Bariatric Times

ICCDS-1 2016

A peer-reviewed, evidence-based journal that promotes clinical development and metabolic insights in total bariatric patient care for the healthcare professional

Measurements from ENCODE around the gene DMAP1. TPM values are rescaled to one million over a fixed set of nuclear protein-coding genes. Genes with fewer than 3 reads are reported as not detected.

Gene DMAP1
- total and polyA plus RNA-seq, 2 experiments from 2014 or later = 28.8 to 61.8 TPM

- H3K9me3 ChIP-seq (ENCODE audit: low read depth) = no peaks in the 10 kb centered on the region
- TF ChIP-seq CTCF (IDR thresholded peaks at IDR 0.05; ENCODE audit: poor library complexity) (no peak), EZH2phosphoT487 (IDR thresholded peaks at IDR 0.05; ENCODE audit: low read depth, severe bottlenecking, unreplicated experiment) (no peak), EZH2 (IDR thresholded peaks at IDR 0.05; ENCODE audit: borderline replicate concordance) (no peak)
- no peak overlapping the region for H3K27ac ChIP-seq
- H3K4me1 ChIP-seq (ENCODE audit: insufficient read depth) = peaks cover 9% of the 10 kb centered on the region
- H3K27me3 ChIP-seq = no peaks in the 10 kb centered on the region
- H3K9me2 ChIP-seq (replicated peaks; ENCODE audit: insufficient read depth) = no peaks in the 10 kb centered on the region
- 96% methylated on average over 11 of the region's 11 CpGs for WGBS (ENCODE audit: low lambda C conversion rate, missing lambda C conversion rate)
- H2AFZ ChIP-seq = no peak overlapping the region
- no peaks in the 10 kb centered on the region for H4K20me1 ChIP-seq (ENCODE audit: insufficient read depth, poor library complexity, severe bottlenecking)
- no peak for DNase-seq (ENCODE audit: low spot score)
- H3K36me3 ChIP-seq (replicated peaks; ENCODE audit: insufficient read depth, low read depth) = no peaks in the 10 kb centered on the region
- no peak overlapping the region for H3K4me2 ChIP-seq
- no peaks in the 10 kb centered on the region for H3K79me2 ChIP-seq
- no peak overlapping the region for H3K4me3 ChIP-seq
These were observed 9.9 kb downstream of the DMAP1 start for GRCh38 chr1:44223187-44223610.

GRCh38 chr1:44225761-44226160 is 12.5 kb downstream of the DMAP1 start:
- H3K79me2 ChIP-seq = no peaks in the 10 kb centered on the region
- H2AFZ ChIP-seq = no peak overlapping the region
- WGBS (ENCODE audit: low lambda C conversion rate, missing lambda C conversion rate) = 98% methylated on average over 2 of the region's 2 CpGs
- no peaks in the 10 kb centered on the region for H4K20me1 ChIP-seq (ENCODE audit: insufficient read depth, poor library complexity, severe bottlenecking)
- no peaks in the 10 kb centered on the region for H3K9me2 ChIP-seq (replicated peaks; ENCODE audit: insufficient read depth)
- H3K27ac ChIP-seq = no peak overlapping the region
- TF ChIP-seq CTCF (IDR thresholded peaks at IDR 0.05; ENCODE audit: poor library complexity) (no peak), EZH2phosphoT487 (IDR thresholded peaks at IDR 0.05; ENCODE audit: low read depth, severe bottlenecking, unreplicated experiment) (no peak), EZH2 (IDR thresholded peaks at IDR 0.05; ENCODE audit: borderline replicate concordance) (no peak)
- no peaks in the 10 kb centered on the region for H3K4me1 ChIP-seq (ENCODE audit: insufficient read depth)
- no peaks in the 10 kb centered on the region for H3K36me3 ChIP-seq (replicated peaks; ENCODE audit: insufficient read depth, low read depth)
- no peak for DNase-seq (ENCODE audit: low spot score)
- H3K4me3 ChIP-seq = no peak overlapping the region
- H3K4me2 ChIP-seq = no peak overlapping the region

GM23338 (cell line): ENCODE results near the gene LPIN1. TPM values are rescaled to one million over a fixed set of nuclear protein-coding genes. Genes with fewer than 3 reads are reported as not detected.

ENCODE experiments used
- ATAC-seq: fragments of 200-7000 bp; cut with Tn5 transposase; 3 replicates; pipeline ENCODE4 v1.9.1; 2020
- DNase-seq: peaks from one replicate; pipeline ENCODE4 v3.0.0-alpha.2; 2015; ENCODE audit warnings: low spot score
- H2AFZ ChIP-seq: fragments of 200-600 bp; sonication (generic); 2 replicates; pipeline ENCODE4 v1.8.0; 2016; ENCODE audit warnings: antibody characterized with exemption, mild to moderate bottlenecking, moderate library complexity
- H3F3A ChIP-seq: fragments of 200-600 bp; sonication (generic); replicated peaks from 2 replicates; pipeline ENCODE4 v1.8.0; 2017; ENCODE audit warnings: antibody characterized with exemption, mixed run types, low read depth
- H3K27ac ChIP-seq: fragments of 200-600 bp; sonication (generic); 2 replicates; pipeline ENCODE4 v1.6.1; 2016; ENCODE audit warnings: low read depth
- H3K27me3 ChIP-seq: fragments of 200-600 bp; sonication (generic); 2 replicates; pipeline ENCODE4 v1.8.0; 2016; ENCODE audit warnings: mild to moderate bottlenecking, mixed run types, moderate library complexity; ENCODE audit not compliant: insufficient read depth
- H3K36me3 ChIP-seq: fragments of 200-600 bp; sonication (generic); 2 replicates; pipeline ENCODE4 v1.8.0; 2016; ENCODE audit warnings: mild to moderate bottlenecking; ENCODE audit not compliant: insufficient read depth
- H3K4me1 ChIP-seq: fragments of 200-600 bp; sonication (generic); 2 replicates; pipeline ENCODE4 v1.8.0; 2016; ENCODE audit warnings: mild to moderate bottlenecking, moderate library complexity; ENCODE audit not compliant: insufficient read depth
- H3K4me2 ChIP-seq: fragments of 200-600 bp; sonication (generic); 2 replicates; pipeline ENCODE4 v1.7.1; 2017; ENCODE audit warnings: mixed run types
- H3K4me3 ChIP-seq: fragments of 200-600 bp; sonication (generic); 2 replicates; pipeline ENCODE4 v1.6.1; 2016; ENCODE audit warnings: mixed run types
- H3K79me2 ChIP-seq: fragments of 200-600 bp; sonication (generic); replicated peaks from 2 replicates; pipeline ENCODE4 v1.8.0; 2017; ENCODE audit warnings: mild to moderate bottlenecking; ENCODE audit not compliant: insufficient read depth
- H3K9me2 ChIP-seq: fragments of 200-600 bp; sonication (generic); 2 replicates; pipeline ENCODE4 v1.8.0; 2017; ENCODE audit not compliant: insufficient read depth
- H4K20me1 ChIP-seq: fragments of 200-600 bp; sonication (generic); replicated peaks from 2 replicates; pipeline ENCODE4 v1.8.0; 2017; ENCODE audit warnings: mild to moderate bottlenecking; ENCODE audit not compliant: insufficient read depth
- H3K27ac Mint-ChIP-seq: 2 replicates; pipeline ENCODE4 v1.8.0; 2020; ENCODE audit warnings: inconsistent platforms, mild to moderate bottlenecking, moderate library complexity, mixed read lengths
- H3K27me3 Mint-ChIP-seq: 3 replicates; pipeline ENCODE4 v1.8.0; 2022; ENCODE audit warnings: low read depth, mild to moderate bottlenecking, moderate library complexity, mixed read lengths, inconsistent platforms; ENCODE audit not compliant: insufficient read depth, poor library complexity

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B12 Bariatric Times • November 2016 • Supplement B FIRST INTERNATIONAL CONSENSUS CONFERENCE ON DUODENAL SWITCH T he concept of duodenal switch (DS) was imagined in 1987 by DeMeester et al 1 for the treatment of bile reflux. The technique was then adapted to bariatric surgery in 1989 by Hess et Marceau 2,3 and did not evolve much, up until very recently, with the description of single anastomosis DS by Pernaute et al. 4 In short, the DS involves 1) the creation of a large sleeve gastrectomy, 2) a 250- cm total alimentary limb connected to the duodenum, and 3) the creation of a 100-cm common channel. Long-term outcomes are particularly important in the bariatric field due to the chronic nature of obesity and the high risk of recurrence of comorbidities if the patient regains weight. However, only a few centers have reported their outcomes with DS beyond five years 5–9 in a significant number of patients (>100 patients). These studies are summarized in Table 1. Overall, long-term outcomes after DS are excellent, with a mean excess weight loss (EWL) between 65 and 76 percent, and a cure rate of metabolic syndrome in the vast majority of patients. More specifically, type 2 diabetes mellitus (T2DM) usually goes into remission in more than 90 percent of patients for T2DM on oral medications, and between 67 and 80 percent when the patient is on insulin. Hypertension is usually cured in 60 percent and dyslipidemia in 80 to 96 percent. 5–9 These results seem stable over time. Indeed, Buchwald et al 9 looked at data from 4,035 DS patients from 32 studies, with a shorter follow-up of two years. In that meta-analysis, the mean EWL was 70 percent, improvement or remission of T2D was 98 percent of patients, resolution of hypertension occurred in 81 percent, resolution of sleep apnea in 95 percent, and improvement of hyperlipidemia in 99 percent. In addition, the long-term risk of nutritional deficiencies, and particularly acute protein malnutrition, warrants a systematic follow up after DS. In our 10-year experience with DS, 7 protein malnutrition occurred in 10 percent of the population, with five percent requiring readmission and one percent surgical revision for malnutrition or side effects. Side effects include increased number of bowel movements (mean of 3.2), frequent bloating (48%), and annoyance caused by odor of stools and gas (70%). Overall long-term satisfaction remains high at 95 percent, with a satisfaction in regards to the weight loss itself at 77 percent. In conclusion, DS offers sustained weight loss and marked effect on comorbidities, while preserving normal physiological emptying of the stomach. Long- term patients' satisfaction with the overall result is high (95%), even if gastro-intestinal side-effects are present in the majority of patients. Long-term follow-up and adherence to dietary recommendations (including lifelong vitamin supplements) is necessary following DS. The excellent long- term medical benefits and improvement in quality of life come at the expense of some gastrointestinal side effects and vitamin supplementation. • Long-term percentage of excess weight loss after duodenal switch ranges between 65 and 75 percent • Type 2 diabetes goes into remission in more than 90 percent of patients on oral medications • Protein malnutrition occurs in 10 percent of patients and surgical revision is required in one percent. • Overall, patients' satisfaction with duodenal switch is high, with 95 percent of patients grading their satisfaction level at 4 or 5 out of 5. KEY POINTS Long-Term Results of Duodenal Switch Laurent Biertho, MD Bariatric Times. 2016;13(11 Suppl B):B12–B13. AUTHOR AFFILIATIONS: Laurent Biertho, MD, is from the Department of Surgery, Quebec Heart and Lung Institute, Laval University, Quebec, Quebec City, Canada. ADDRESS FOR CORRESPONDENCE: Dr. Laurent Biertho, Quebec Heart and Lung Institute, 2725 Ch Sainte Foy, G1X 4V5, Quebec, QC, CA; Email: Laurent.biertho@criucpq.ulaval.ca FUNDING AND DISCLOSURES: No funding was provided. Dr. Biertho reports no conflicts of interest relevant to the content of this article.

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